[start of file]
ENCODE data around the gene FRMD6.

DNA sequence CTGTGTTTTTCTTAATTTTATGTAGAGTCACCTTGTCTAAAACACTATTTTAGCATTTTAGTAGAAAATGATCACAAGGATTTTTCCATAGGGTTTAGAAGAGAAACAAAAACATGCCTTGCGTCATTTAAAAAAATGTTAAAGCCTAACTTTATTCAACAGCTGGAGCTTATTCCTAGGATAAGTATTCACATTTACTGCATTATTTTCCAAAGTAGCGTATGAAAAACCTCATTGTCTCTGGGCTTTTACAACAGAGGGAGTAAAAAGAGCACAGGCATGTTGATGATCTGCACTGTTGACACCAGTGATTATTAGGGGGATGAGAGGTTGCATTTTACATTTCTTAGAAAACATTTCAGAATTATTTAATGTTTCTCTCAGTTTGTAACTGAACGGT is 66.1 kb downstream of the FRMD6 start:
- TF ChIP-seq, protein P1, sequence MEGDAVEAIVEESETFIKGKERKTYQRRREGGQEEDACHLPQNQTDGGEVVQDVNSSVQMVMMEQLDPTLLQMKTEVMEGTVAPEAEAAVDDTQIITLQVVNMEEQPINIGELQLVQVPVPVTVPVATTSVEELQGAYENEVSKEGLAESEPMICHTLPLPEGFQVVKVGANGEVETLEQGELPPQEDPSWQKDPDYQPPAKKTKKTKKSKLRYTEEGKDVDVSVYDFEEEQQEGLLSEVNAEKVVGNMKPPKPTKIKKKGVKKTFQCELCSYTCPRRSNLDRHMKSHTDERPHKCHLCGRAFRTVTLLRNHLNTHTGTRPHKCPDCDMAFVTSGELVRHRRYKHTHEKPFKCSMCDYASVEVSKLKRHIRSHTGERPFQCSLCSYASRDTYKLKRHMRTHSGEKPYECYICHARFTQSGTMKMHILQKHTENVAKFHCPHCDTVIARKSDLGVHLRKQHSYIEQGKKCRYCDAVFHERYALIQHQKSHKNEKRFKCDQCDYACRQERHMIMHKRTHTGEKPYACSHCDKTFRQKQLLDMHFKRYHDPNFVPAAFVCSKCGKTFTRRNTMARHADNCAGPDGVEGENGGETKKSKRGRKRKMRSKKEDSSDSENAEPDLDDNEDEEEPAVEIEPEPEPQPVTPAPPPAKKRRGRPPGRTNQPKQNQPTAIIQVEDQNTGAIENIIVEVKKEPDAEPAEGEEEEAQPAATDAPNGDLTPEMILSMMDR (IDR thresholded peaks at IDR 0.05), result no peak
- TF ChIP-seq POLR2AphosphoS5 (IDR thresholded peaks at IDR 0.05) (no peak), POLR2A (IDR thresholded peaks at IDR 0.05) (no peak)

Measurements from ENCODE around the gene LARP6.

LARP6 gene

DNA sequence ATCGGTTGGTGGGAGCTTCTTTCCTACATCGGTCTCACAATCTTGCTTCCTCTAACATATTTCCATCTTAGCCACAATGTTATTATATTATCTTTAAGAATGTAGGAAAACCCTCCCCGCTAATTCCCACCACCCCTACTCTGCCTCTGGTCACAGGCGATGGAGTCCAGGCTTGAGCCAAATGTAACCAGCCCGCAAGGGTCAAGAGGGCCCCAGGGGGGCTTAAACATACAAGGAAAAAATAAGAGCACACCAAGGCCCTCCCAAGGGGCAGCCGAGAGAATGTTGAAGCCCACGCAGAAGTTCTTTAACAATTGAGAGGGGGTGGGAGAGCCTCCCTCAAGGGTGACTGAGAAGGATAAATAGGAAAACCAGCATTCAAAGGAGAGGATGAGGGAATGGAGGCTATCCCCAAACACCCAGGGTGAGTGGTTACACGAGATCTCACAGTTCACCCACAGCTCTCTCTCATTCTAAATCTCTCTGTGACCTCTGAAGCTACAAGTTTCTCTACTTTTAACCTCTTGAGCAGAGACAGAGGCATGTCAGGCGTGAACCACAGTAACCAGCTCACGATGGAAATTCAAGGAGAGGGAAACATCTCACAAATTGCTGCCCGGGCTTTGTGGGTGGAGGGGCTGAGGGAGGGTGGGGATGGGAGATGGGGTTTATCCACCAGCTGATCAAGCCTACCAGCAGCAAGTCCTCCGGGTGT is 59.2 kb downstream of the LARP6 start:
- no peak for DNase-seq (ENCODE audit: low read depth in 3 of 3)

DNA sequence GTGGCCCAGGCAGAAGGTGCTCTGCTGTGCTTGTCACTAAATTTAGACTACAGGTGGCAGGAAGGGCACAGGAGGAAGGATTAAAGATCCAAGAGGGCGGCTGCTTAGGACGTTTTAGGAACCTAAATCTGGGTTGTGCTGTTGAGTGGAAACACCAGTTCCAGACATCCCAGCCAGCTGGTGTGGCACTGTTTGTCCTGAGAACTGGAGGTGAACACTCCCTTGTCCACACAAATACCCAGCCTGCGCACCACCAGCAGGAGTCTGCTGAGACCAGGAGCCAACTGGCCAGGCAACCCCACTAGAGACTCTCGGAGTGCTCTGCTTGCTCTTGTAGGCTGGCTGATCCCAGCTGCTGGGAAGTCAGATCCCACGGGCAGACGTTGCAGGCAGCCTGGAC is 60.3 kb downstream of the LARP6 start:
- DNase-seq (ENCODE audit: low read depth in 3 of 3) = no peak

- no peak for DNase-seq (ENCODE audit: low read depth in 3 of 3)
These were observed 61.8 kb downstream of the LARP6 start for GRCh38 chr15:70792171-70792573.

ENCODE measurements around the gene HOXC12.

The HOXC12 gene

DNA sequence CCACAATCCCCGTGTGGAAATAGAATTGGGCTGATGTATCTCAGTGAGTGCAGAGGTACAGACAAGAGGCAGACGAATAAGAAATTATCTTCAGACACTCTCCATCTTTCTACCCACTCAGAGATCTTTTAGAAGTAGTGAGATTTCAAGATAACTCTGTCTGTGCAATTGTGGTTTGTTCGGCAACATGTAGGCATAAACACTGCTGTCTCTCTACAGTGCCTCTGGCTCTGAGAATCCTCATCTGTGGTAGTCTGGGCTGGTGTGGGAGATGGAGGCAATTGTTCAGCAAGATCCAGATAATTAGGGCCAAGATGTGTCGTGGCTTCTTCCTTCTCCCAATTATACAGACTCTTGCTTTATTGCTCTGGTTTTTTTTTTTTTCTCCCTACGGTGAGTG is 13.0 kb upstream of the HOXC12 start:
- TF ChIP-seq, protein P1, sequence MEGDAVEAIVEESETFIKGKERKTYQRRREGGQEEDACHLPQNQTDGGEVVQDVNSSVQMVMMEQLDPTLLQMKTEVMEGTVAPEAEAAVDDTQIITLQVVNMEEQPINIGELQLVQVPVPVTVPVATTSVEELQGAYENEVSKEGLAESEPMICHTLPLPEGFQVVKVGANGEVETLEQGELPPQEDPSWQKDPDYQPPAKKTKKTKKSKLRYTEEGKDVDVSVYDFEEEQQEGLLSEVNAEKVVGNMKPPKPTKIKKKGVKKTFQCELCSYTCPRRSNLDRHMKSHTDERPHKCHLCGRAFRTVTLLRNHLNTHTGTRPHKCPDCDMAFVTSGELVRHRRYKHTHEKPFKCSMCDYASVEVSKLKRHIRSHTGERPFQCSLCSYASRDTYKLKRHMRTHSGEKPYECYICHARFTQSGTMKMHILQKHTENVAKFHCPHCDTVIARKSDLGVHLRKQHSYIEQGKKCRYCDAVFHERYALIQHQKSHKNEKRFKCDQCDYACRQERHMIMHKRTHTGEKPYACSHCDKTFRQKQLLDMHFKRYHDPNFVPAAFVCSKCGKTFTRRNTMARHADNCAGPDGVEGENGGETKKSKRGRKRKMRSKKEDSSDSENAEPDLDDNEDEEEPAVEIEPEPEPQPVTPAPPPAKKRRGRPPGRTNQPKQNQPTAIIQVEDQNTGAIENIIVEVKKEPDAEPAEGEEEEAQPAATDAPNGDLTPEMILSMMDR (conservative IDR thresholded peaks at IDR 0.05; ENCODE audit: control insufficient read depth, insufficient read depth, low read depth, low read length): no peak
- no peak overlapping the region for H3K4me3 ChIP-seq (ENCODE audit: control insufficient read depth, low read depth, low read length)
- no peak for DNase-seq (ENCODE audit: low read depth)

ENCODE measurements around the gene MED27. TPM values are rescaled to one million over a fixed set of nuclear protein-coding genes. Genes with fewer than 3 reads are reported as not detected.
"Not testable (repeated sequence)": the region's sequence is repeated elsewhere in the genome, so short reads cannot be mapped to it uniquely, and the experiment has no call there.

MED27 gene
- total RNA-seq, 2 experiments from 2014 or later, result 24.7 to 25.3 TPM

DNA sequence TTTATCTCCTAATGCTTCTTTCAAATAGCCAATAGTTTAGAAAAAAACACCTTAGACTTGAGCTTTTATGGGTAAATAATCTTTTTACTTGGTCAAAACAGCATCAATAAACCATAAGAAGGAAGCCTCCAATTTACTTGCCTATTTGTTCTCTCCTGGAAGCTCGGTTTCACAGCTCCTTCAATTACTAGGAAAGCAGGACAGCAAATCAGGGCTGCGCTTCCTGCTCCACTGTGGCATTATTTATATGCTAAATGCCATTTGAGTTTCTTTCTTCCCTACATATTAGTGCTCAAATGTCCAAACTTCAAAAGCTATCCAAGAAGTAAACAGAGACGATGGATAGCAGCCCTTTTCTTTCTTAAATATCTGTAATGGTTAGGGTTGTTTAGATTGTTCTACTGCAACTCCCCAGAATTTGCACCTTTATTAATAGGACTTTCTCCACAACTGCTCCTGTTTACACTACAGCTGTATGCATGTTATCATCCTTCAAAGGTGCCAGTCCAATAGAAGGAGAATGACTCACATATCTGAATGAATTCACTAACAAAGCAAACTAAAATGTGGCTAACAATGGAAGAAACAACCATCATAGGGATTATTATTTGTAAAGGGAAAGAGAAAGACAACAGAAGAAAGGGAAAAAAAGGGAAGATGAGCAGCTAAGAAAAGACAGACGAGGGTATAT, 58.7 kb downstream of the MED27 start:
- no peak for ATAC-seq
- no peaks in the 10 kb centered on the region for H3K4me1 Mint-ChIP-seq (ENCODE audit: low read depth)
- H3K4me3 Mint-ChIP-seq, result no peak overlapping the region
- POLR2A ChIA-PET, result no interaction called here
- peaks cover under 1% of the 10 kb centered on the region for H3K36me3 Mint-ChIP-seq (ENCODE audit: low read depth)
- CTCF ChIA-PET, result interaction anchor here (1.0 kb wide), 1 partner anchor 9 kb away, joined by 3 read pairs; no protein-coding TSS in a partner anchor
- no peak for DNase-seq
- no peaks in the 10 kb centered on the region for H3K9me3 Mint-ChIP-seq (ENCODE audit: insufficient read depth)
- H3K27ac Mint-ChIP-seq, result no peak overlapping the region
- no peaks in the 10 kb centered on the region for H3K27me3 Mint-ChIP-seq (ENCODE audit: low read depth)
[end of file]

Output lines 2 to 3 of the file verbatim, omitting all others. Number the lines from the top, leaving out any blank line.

DNA sequence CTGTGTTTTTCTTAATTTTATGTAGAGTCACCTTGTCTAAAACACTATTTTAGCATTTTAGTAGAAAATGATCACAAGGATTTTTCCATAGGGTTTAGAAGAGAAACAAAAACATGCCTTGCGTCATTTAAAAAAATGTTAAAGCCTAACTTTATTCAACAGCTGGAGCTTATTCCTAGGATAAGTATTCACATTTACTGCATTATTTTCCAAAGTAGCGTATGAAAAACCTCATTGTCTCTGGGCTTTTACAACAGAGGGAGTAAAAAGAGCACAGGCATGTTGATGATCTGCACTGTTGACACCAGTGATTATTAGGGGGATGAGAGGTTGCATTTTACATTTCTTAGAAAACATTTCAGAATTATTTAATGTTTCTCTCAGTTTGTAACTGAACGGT is 66.1 kb downstream of the FRMD6 start:
- TF ChIP-seq, protein P1, sequence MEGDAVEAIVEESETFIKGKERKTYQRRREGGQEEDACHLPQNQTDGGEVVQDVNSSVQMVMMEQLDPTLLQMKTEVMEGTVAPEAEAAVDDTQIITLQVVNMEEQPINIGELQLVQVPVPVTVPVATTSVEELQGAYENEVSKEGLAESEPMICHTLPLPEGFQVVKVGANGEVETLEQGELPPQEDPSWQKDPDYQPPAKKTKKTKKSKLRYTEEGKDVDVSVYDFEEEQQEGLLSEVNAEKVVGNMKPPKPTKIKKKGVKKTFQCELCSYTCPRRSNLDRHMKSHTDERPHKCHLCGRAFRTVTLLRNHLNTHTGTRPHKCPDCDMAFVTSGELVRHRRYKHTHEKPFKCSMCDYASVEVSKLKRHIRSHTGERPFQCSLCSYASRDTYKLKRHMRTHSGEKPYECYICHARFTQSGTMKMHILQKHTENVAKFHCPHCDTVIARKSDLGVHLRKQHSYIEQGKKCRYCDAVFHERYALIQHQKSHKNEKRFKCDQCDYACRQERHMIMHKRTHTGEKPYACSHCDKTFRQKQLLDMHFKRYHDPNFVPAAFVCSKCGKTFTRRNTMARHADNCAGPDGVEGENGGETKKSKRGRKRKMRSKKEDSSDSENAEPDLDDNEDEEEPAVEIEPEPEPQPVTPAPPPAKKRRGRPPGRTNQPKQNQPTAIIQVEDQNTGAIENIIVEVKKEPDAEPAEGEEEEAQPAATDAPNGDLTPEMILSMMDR (IDR thresholded peaks at IDR 0.05), result no peak